This is the second in a series of blog posts that highlight findings from NYSDOT’s draft Technical Memorandum #1: Physical Conditions Analysis (Tech Memo #1). To read other blog posts in the series, click here.
Before delving into details on traffic volumes and bridge conditions, it’s helpful to understand how I-81 fits into and affects development patterns in the region. Existing land use in Onondaga County generally follows a traditional radial pattern. The urbanized area is centered in the City of Syracuse, where many of the region’s jobs and about 30% of the population are located. This urbanized area has expanded over time to include first- and second-ring suburbs, which continue to develop along major commuter routes. Significant housing and commercial development has occurred in these suburbs, while industrial uses, initially located in proximity to rail lines, can generally be found north of the city.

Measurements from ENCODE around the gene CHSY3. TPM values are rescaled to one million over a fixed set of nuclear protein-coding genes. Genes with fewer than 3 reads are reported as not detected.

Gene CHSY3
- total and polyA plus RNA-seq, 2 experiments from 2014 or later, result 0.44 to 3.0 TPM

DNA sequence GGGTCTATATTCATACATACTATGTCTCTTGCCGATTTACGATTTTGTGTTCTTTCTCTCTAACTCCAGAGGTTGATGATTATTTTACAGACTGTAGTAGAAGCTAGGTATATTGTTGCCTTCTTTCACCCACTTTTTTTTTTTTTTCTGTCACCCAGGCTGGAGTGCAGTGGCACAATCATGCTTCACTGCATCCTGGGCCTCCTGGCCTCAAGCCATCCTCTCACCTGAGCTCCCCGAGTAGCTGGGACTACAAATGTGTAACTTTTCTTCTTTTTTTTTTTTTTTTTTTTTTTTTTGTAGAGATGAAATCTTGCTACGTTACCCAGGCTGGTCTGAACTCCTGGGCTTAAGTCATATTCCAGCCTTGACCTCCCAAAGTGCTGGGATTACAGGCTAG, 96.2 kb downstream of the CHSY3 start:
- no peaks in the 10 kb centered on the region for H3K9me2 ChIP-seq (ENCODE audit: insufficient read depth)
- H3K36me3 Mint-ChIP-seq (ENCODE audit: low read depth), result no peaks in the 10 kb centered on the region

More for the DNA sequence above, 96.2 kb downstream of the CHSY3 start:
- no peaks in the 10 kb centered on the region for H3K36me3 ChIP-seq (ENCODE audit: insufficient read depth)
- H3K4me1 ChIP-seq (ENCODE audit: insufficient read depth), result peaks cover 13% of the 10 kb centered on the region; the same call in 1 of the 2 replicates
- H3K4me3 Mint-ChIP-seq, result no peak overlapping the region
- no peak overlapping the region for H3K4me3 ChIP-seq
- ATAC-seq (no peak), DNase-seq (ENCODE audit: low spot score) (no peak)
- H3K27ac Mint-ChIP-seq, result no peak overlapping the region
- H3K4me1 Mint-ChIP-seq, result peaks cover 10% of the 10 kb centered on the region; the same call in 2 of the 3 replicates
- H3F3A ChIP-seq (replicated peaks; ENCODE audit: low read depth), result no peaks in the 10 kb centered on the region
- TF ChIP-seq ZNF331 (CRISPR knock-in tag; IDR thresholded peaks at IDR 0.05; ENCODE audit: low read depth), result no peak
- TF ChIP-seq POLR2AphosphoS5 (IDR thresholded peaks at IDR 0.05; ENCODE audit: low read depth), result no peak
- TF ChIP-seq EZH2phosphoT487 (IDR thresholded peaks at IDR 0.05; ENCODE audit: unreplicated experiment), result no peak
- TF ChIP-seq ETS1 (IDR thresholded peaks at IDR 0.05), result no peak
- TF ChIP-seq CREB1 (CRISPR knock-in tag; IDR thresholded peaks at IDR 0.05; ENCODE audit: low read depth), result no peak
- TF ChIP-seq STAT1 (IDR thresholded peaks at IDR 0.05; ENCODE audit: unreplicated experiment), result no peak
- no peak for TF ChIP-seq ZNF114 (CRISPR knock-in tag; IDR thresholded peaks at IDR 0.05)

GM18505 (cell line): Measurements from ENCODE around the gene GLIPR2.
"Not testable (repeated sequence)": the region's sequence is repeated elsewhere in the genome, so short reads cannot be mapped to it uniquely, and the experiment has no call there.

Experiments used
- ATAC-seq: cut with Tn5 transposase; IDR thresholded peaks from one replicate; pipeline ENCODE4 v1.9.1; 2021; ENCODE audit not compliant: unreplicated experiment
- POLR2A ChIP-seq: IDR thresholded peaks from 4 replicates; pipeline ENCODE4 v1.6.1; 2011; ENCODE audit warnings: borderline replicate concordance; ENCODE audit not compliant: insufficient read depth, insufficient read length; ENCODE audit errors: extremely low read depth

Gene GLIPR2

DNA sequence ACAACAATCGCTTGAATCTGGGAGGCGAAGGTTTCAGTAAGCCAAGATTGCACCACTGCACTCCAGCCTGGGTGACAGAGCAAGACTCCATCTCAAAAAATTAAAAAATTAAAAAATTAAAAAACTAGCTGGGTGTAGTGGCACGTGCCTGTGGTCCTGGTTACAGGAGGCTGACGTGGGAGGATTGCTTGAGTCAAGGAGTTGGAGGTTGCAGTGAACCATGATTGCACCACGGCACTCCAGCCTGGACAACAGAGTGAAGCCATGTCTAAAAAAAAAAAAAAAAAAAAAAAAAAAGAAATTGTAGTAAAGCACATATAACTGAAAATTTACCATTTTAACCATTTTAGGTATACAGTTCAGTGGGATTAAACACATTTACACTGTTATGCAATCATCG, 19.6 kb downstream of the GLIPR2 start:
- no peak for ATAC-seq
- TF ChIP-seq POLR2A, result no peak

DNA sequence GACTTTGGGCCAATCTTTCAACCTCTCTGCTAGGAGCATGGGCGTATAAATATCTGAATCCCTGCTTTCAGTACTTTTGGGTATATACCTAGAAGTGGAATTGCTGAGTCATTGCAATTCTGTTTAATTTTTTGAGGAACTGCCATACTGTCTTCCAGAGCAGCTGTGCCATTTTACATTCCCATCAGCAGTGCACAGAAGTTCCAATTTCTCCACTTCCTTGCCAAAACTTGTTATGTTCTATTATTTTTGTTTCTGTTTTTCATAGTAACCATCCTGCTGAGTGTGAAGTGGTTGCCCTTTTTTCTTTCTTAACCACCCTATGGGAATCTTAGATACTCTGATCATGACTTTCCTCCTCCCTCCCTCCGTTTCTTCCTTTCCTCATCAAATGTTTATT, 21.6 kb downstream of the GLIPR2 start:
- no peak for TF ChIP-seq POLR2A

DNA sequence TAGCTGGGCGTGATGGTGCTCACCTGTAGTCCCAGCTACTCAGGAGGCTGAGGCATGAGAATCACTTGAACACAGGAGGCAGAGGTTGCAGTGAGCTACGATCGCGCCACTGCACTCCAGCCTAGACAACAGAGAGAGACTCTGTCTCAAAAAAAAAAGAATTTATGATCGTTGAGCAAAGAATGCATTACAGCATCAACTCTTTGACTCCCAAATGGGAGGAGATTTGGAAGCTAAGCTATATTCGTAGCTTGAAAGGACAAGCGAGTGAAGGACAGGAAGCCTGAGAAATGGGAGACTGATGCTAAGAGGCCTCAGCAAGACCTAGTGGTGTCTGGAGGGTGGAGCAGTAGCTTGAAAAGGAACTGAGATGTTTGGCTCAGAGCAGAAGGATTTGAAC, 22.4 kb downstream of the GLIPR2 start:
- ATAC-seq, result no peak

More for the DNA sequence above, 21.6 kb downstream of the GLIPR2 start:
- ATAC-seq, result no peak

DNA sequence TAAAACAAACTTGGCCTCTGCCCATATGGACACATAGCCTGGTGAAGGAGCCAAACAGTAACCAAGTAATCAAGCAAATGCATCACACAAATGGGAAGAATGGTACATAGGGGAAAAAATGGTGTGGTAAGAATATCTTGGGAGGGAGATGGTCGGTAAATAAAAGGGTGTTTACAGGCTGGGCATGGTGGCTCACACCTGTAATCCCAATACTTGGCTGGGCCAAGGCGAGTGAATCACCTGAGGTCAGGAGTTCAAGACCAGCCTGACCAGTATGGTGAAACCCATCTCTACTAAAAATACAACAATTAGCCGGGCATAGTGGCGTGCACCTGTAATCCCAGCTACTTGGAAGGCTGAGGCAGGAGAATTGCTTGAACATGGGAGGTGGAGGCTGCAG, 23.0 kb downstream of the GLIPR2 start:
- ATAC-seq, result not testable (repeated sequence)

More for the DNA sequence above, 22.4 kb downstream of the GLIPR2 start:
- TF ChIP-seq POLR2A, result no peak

Demographic trends reflect these development patterns, as population has shifted from city to county and out of the county altogether. Since 1990, the populations of the City of Syracuse and Onondaga County have steadily declined. The city population decreased by 15.7% from 1990 to 2008, while the county population decreased by 3.5%.
The Syracuse metropolitan area’s economy is also characterized by a migration of jobs from the urban core to surrounding suburbs. Between 2002 and 2008, employment in the City of Syracuse dropped by approximately 11,000 jobs. Over the same period, employment in Onondaga County increased by almost 7,000 jobs. The education and health industries make up the largest employment sector in the City of Syracuse, representing 43.2% of total employment in the city. The trade, transport, and utilities industry represents the next largest share of total employment in the city at 11.3%.
To read more about the economic, social, and environmental context for The I-81 Challenge, check out the full report for Tech Memo #1, or the summary document, at www.theI81challenge.org.